Amsterdam museum forced to sell a Banksy to keep afloat
The Moco Museum in Amsterdam had to sell an artwork by Banksy in order to keep afloat. The sale of a Crude Oil painting from the artist titled Monkey Poison raised enough to avoid having any layoffs for the coming months at least, Moco Museum owner Kim Logchies said to Het Parool on Monday.
"We have a close-knit team and during the lockdown we came together at a safe distance. In April we said: we are going to keep the team, but then we will have to let a piece go. Everyone who works at Moco loves art, so that hurt," Logchies said.
That piece turned out to be one of Banksy's Crude Oil works. It was sold to an American for an estimated two million dollars. It will not disappear from Amsterdam right away, Logchies added. The new owner knew why the painting was sold and offered to leave it at the Moco Museum for a year on loan.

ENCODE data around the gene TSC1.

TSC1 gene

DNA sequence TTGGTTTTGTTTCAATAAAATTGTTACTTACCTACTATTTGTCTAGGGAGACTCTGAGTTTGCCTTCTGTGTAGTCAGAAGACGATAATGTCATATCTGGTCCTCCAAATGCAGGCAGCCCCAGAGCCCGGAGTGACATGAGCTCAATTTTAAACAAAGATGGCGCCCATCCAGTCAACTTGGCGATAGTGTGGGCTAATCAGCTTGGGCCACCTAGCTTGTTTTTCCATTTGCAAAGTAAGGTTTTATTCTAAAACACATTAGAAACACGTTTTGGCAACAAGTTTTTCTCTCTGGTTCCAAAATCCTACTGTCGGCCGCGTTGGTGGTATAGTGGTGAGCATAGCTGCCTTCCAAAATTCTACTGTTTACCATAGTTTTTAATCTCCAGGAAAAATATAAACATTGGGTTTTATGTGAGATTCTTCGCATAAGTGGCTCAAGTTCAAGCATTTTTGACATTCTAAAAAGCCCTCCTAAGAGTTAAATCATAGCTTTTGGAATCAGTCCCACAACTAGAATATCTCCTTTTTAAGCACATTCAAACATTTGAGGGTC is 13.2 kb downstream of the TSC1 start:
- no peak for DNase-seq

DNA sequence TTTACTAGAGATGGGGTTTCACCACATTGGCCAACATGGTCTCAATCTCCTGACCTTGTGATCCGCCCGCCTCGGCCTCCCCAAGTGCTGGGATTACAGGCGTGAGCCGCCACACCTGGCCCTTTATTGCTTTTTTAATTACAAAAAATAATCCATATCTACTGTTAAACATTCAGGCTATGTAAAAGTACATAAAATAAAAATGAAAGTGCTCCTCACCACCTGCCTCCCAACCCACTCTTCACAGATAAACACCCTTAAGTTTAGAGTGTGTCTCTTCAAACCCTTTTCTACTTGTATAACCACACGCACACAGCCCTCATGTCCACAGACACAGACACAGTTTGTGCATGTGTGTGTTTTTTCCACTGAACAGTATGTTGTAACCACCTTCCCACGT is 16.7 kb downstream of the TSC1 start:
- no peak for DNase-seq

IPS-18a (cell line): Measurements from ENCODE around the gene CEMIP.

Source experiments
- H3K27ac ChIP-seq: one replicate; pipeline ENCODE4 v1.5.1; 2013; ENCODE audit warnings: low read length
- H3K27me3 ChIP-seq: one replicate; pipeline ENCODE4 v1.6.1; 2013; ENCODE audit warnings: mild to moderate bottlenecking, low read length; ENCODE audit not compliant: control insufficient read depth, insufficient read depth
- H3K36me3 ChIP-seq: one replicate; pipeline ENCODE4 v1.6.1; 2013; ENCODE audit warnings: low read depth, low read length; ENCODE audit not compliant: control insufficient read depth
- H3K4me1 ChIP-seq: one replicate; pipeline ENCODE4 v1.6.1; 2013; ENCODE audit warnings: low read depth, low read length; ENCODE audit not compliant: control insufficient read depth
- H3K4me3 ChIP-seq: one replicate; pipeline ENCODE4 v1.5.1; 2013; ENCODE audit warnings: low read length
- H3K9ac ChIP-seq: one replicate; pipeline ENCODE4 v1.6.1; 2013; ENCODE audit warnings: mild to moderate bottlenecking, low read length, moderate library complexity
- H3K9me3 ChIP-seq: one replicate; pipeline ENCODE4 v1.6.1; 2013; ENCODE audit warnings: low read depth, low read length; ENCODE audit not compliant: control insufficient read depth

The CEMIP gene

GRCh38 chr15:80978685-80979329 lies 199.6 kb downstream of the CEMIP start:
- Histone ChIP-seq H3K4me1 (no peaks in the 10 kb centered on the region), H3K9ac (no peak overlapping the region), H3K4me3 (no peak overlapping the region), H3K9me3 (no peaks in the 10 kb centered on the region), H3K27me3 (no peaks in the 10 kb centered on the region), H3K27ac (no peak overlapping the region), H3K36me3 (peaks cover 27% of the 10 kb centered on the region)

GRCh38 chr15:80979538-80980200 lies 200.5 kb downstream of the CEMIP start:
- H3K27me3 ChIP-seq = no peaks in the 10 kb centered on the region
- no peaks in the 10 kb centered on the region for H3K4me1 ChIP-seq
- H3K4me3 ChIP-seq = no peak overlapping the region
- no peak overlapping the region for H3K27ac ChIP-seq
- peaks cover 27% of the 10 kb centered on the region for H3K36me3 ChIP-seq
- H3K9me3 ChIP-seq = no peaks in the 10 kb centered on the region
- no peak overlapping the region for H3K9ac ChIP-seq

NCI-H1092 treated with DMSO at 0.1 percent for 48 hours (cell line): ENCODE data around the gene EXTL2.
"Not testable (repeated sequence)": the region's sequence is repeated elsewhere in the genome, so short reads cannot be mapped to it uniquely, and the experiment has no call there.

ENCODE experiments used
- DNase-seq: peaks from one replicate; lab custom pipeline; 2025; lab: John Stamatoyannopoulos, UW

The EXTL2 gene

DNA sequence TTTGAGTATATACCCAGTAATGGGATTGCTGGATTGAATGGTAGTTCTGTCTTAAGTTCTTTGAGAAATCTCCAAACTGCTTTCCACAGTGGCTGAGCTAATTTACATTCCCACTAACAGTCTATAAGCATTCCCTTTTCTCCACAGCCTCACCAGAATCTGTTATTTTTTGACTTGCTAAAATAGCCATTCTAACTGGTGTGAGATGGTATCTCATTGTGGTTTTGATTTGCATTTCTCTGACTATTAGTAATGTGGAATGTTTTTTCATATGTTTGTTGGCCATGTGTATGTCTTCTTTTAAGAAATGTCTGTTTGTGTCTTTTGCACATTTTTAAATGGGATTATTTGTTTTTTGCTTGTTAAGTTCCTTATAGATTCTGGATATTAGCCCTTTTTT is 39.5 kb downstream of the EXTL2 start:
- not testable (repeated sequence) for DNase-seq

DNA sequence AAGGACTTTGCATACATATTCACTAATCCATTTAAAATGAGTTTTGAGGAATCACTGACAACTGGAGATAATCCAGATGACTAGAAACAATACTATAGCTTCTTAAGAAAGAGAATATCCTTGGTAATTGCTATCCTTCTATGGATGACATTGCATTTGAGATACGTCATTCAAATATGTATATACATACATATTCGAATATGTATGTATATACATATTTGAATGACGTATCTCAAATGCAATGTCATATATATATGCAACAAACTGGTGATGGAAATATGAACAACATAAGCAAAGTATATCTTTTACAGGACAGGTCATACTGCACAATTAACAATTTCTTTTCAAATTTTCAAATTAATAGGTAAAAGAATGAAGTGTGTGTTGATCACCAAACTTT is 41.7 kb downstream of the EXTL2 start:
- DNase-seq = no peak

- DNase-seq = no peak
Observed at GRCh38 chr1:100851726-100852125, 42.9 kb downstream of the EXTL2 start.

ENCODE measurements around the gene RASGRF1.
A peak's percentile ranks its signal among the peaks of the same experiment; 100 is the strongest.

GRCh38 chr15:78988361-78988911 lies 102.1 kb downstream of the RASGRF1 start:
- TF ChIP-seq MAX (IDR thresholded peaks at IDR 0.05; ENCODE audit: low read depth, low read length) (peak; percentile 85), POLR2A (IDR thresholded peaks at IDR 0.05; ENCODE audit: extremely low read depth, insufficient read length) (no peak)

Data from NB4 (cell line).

The museum also launched an augmented reality project where users of their Moco Outside app can see a new artistic world open up around them when they visit Museumplein. “It is an exhibition by Studio Irma, from whom we also have an exhibition in the museum that is popular among young people. It’s a colorful, moving world that makes you happy, based on the technique of Pokémon Go.”
The outdoor app exhibit is meant as a thank you for the "patience and support" of the museum's visitors.
BANKSY— Yield Gallery (@GalleryYield) September 2, 2020
stenciled with the artist's name "BANKSY" lower left; further signed and dated "Banksy 2004!" on the stretcher
oil and spray enamel on found canvas, in artist’s frame
$1,800,000 - 2,500,000
SOLD FOR $2,000,000#art #Banksy #yieldgallery pic.twitter.com/X0y6nnPOH4